JNJ's intrinsic value will grow at a much higher rate than the bond's.  :)

 

Also realize that JNJ's main reinvestment isn't capex, but R&D that is generally expensed rather than capitalized.  If this incremental expense works like a good investment, JNJ's earnings will grow magically in the years ahead, with allowance for the ups and downs of their patent development and expiration cycle.  If their earnings don't grow after making allowance for their cycle, they may be experiencing regression to the mean in their returns along with the entire pharmaceutical industry, although their non pharmaceutical products may insulate them from this trend,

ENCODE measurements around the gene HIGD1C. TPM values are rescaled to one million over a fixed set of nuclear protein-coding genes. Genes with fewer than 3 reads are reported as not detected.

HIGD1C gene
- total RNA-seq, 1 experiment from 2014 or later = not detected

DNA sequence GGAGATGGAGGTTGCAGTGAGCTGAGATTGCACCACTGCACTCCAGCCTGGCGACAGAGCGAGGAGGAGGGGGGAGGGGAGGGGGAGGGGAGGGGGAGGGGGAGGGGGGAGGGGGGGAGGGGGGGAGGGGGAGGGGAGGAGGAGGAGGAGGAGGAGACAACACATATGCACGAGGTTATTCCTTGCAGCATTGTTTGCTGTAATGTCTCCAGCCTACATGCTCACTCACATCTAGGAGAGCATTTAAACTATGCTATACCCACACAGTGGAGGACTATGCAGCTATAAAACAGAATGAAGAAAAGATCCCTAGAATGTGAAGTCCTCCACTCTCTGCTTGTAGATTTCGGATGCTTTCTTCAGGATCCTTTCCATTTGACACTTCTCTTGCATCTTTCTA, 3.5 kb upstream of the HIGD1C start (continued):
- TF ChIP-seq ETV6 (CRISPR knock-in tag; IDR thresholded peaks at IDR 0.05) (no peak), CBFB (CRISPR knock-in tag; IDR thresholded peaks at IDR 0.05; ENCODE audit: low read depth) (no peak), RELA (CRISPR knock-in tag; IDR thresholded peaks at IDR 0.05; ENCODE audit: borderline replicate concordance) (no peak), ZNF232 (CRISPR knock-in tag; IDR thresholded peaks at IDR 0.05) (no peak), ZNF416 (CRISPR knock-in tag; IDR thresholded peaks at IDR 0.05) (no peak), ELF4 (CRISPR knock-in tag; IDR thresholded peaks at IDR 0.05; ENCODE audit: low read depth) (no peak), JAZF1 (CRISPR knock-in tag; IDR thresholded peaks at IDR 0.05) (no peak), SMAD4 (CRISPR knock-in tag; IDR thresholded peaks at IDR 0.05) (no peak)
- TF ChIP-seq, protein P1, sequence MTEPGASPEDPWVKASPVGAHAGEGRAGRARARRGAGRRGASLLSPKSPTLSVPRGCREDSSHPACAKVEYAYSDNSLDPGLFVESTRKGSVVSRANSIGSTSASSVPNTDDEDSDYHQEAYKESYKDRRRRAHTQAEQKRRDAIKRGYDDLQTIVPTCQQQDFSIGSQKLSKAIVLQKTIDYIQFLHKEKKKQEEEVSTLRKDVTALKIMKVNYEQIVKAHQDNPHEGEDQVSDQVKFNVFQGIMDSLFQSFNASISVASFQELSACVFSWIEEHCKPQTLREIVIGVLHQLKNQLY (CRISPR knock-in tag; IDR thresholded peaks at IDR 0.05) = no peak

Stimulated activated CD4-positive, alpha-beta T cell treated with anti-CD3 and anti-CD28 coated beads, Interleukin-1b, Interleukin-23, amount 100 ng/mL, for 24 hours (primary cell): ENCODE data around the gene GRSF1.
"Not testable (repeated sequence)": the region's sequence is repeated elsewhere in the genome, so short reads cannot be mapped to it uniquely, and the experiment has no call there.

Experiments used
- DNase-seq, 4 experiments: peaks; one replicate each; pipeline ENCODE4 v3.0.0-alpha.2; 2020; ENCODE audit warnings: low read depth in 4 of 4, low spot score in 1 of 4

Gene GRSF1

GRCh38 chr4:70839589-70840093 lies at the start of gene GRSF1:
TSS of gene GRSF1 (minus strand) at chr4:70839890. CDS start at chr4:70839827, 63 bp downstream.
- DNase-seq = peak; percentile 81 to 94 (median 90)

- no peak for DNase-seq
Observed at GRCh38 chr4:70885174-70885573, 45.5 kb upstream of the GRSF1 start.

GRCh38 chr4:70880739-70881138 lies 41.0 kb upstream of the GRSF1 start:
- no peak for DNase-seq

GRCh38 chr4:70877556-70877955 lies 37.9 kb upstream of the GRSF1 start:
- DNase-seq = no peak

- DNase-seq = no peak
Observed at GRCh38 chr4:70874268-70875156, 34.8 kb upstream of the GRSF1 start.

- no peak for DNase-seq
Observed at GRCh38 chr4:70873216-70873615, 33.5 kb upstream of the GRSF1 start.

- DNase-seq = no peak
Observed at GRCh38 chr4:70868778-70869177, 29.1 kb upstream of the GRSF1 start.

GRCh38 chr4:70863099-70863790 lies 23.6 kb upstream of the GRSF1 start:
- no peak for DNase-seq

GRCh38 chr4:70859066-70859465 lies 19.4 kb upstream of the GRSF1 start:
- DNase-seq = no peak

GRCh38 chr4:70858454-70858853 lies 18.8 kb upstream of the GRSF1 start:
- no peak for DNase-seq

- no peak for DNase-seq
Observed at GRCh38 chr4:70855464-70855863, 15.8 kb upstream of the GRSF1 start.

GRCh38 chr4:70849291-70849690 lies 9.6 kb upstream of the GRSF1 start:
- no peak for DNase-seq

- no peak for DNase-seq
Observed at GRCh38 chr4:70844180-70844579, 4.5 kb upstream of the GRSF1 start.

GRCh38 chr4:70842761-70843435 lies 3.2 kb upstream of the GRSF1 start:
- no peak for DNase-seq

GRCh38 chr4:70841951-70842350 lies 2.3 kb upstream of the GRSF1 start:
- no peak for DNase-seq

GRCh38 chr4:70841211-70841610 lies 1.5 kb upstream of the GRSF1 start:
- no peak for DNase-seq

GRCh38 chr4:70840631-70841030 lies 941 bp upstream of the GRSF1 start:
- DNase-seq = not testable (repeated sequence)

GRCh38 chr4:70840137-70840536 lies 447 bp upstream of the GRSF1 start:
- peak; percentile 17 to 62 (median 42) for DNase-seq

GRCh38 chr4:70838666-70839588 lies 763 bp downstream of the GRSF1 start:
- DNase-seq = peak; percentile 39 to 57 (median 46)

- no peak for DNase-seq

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i tend to be on the conservative side

 

i would usually not include depreciation/amortization as part of earnings, nor would i include stock options etc

 

obviously the depr/amort really depends on the company

 

but i try to be conservative

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Always keep in mind that even if the P/E multiple (assume 12x) for both a casino operator, and a big integrated oil, are the same; it does not mean that they are priced equally (despite what the textbook says). It really means that if you bought today it will take 12 years to get your original investment back, without regard for inflation (2), and only if the future earnings are the same as todays (1).